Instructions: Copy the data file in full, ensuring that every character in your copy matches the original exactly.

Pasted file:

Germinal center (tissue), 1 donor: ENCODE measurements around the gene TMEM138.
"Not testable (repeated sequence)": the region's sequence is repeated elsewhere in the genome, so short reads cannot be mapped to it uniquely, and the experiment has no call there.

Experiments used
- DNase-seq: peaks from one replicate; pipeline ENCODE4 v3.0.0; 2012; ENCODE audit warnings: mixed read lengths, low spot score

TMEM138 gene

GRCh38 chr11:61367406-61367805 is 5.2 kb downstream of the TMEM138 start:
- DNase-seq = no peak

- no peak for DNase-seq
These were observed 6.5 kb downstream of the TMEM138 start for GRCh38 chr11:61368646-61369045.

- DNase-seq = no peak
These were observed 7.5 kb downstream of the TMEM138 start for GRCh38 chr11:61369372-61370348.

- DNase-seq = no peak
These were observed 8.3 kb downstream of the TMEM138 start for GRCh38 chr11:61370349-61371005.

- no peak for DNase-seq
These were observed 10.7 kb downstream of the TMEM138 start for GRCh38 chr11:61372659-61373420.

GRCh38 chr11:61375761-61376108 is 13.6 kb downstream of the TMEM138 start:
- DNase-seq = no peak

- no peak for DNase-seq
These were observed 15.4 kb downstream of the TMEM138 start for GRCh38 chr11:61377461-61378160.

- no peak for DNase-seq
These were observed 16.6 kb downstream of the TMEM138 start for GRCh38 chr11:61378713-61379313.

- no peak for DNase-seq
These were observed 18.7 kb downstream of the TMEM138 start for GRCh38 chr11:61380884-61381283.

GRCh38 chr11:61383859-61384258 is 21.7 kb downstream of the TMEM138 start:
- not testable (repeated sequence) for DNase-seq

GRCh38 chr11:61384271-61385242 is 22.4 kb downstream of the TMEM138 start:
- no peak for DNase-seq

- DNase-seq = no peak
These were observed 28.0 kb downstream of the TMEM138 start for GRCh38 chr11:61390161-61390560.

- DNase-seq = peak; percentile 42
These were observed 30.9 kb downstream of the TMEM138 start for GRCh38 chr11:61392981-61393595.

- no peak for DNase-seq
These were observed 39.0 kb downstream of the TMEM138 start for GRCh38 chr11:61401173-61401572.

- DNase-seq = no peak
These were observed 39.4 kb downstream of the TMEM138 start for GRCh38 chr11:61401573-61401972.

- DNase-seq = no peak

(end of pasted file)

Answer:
Germinal center (tissue), 1 donor: ENCODE measurements around the gene TMEM138.
"Not testable (repeated sequence)": the region's sequence is repeated elsewhere in the genome, so short reads cannot be mapped to it uniquely, and the experiment has no call there.

Experiments used
- DNase-seq: peaks from one replicate; pipeline ENCODE4 v3.0.0; 2012; ENCODE audit warnings: mixed read lengths, low spot score

TMEM138 gene

GRCh38 chr11:61367406-61367805 is 5.2 kb downstream of the TMEM138 start:
- DNase-seq = no peak

- no peak for DNase-seq
These were observed 6.5 kb downstream of the TMEM138 start for GRCh38 chr11:61368646-61369045.

- DNase-seq = no peak
These were observed 7.5 kb downstream of the TMEM138 start for GRCh38 chr11:61369372-61370348.

- DNase-seq = no peak
These were observed 8.3 kb downstream of the TMEM138 start for GRCh38 chr11:61370349-61371005.

- no peak for DNase-seq
These were observed 10.7 kb downstream of the TMEM138 start for GRCh38 chr11:61372659-61373420.

GRCh38 chr11:61375761-61376108 is 13.6 kb downstream of the TMEM138 start:
- DNase-seq = no peak

- no peak for DNase-seq
These were observed 15.4 kb downstream of the TMEM138 start for GRCh38 chr11:61377461-61378160.

- no peak for DNase-seq
These were observed 16.6 kb downstream of the TMEM138 start for GRCh38 chr11:61378713-61379313.

- no peak for DNase-seq
These were observed 18.7 kb downstream of the TMEM138 start for GRCh38 chr11:61380884-61381283.

GRCh38 chr11:61383859-61384258 is 21.7 kb downstream of the TMEM138 start:
- not testable (repeated sequence) for DNase-seq

GRCh38 chr11:61384271-61385242 is 22.4 kb downstream of the TMEM138 start:
- no peak for DNase-seq

- DNase-seq = no peak
These were observed 28.0 kb downstream of the TMEM138 start for GRCh38 chr11:61390161-61390560.

- DNase-seq = peak; percentile 42
These were observed 30.9 kb downstream of the TMEM138 start for GRCh38 chr11:61392981-61393595.

- no peak for DNase-seq
These were observed 39.0 kb downstream of the TMEM138 start for GRCh38 chr11:61401173-61401572.

- DNase-seq = no peak
These were observed 39.4 kb downstream of the TMEM138 start for GRCh38 chr11:61401573-61401972.

- DNase-seq = no peak